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Why I Don’t Want the Israeli Government to Consider Me a Rabbi

I do not want the State of Israel to consider me a rabbi.

To be fair, at the moment, no one should call me a rabbi; I still have a few years of studies before I will be ordained at the Schechter Institute in Jerusalem. However, even after my ordination, I do not want the government to judge my worthiness to be a religious leader. I would much prefer the government worry about issues other than the way its citizens connect to God, spirituality, and halacha.

Instead, I would prefer the government worry about the services it provides its citizens, such as national defense, infrastructure, and education. The state provides a number of social services, such as health care, funerals, and even weddings, and it is precisely for this reason that I am so glad that the state has decided to fund non-Orthodox rabbis.

Maintaining a practice that goes back to the Ottoman period, Israel recognizes a number of religions that it then funds to provide certain services. These services, in turn, can only be provided by a religious body. As a result, two Catholics who wish to marry must do so via a state-recognized priest, while two Jews who wish to marry must do so via a state-recognized rabbi, who is always Orthodox. The system has a number of flaws, most seriously in that it does not allow someone who is not recognized as a member of any of these religions to marry at all, a particularly common problem among some immigrants from the former Soviet Union who are not recognized as Jewish by Orthodox halacha. In addition, the system forces one who wishes to get married, apparently considered a civil right by the state, to adhere to a certain religious standard when doing so.

The recent ruling in favor of funding non-Orthodox rabbis does not address this problem of marriage. But it does allow Israelis to have more freedom in choosing the color and flavor of many other meaningful aspects of their lives, and this is to be applauded.

In the past year, I have had the privilege of interning at the Masorti (Conservative) community in Kfar Vradim, a small town in the Western Galilee. Kfar Vradim is a unique example in Israel of a town where ‘the synagogue they don’t go to’ for many secular Jews is actually the Masorti one. In practice this means that many families choose to have their children’s bar or bat mitzvah at the Masorti synagogue, go there for one service during Yom Kippur, and are generally pleased that such an option exists.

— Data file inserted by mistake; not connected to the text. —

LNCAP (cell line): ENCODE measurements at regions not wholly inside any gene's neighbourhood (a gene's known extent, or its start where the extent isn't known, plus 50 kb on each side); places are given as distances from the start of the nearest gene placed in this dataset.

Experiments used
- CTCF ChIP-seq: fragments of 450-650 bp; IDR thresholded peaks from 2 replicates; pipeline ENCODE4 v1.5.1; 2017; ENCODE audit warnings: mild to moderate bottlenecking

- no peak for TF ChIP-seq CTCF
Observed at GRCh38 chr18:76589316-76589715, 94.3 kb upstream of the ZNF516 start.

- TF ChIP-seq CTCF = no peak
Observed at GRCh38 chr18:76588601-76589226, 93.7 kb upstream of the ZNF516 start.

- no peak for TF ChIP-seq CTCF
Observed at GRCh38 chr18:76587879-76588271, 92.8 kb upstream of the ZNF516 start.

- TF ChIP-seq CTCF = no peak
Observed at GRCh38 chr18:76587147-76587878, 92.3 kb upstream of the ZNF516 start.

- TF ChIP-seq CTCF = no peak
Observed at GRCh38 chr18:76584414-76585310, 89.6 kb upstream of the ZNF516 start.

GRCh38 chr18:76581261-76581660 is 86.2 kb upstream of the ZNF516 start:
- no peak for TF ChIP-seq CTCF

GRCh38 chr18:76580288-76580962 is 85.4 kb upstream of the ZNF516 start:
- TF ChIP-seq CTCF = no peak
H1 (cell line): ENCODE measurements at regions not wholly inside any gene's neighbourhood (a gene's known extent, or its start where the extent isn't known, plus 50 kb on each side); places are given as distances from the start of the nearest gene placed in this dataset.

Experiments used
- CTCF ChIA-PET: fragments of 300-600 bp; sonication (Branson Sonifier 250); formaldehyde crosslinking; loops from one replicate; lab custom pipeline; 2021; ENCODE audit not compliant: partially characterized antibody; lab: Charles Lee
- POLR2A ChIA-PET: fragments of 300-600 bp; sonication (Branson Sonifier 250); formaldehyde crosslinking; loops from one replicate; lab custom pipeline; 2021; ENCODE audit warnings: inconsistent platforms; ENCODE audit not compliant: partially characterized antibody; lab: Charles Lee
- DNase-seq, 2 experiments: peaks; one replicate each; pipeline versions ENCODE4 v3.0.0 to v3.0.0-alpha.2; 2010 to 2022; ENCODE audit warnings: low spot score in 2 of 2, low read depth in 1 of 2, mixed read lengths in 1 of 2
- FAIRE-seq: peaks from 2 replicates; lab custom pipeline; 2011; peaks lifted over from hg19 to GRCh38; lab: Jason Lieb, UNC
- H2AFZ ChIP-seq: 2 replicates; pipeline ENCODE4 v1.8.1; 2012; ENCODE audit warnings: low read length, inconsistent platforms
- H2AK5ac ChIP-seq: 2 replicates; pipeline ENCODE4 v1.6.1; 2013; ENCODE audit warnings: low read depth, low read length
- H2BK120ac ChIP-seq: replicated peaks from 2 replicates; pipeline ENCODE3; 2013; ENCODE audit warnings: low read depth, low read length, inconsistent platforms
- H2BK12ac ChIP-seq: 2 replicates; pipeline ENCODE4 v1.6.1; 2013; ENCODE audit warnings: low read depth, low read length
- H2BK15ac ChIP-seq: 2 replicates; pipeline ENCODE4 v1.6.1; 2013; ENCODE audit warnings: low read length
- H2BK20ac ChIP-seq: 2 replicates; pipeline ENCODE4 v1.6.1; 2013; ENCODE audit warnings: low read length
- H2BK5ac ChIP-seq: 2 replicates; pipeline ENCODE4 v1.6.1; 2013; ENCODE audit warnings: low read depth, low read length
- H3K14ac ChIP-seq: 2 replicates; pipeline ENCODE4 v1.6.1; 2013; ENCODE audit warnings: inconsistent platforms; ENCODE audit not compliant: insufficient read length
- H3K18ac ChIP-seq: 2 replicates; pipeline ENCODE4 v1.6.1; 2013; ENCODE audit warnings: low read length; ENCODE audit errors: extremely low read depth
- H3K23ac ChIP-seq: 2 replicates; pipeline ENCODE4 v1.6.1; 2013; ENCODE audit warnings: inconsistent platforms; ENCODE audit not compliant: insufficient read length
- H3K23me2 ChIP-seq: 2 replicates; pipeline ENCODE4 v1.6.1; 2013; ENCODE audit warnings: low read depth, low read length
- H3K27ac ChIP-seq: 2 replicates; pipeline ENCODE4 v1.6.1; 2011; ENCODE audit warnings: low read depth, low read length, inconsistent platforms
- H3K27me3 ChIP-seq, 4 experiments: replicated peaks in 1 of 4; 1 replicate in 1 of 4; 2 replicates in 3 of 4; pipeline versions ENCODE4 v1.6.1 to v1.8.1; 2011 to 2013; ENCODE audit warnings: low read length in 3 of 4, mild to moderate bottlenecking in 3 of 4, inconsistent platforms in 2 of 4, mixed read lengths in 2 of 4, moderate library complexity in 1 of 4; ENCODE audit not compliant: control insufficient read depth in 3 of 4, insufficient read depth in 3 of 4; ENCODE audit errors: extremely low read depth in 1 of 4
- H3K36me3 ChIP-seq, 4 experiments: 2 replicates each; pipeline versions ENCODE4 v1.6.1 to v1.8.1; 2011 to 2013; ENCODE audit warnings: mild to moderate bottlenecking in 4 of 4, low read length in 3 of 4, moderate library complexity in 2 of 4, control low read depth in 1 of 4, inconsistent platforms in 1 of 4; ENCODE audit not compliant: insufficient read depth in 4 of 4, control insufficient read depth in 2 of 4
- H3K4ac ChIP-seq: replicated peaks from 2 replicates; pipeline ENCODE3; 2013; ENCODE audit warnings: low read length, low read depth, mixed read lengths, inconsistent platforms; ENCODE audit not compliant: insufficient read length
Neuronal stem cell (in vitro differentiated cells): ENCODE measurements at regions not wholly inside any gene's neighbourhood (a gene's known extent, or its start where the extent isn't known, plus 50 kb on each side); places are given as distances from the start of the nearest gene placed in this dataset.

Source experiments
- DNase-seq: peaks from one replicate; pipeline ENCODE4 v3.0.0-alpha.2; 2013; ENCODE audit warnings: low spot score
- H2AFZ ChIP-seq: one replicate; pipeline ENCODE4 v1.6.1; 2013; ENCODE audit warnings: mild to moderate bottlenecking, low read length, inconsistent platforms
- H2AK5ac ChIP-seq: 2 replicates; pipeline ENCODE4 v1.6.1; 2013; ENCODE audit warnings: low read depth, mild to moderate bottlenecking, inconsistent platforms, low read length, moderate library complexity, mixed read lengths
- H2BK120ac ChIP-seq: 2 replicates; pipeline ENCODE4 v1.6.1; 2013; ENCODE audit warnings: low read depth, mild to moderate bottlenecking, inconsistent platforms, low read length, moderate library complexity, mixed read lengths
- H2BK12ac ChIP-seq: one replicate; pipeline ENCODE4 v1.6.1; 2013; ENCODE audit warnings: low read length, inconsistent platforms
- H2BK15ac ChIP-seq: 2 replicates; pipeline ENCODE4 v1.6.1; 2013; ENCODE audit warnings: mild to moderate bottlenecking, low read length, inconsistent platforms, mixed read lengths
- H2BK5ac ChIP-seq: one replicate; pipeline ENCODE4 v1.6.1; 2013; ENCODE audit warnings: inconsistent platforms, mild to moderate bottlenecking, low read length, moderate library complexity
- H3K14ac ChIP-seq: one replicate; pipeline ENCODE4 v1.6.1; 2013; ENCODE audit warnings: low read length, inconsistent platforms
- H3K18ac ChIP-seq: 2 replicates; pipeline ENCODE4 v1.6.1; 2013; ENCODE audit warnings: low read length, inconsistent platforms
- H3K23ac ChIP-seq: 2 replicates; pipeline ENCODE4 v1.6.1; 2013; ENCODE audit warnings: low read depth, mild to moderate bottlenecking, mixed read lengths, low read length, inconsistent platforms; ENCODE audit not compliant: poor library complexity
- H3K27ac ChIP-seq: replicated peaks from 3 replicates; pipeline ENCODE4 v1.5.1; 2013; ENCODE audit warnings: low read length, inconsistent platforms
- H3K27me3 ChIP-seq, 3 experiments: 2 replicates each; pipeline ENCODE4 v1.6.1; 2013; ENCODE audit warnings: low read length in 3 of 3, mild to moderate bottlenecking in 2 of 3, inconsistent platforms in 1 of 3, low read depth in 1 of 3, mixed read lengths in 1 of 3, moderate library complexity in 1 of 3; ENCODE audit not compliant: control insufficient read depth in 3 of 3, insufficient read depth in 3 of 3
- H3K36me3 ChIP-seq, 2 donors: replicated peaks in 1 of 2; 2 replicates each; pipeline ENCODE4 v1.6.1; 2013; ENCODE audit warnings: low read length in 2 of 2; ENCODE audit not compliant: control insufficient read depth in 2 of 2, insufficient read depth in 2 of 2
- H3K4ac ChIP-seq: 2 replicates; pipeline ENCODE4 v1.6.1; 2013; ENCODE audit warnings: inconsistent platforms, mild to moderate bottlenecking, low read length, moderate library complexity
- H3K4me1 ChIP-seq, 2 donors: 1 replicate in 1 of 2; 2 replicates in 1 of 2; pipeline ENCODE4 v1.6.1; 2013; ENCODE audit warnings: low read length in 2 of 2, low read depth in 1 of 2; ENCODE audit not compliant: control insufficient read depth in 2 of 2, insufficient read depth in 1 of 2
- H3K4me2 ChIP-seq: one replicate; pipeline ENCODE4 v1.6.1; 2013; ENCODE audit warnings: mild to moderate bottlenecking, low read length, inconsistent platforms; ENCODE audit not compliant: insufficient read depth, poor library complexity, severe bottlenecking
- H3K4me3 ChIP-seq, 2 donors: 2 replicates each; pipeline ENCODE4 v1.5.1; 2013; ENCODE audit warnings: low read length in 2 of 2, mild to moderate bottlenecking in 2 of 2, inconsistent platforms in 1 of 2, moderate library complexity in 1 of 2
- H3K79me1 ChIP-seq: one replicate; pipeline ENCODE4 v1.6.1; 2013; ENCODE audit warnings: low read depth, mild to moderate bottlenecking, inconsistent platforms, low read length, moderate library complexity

The residents of Kfar Vradim are also unique because their town does not have a religious council. If they had a religious council, that council would be responsible for funerals in the town. Instead, when a resident of the town dies, the family calls the local council, who immediately informs them that they can choose a Masorti leader to officiate or an Orthodox one. The family makes its decision, and the leaders of both communities readily oblige to be with the family in their time of need.

The town’s mayor, Sivan Yechieli, is to be commended for his active role in promoting religious pluralism in his town. However, the burden of paying for such services—after all, the rabbi who officiates such a funeral deserves to be paid for his time—falls on the few dozen families who pay membership dues to the synagogue, plus any donations received from abroad. The tax shekels of all Israelis already go to provide services such as funerals, and so it is only fitting that now the state will give that money to the ones who in fact do the work.

Many have commented that the court’s ruling toward funding non-Orthodox rabbis is only the first step toward a more open Israel, and they are right. However, the next step is not government recognition of the non-Orthodox as rabbis; it is government recognition that myriad social services can be performed in a variety of ways. It is beautiful that the state helps fund people’s ability to seek counseling, to mark life cycle events in a meaningful way, and to grapple with a rich collection of Jewish literature. The state should take the brave step of saying that there are different ways to approach these things. If Israel is to have true religious freedom, it will not only fund Orthodox rabbis, but will support leaders of all kinds, including both non-Orthodox rabbis and non-religious leaders, in offering such public services.

As a Masorti rabbi-in-training, I am glad that Israel has taken a step toward helping me make a living while following my passion. But more importantly, I am glad that Israel has taken the first step toward recognizing that its government should not be telling its citizens how to be Jews.

(image via Shutterstock)

Arie Hasit is studying in the rabbinical school at the Schechter Institute in Jerusalem. He has worked with synagogues in Tel Aviv and Kfar Vradim as well as the Masorti Movement’s youth group, Noam.

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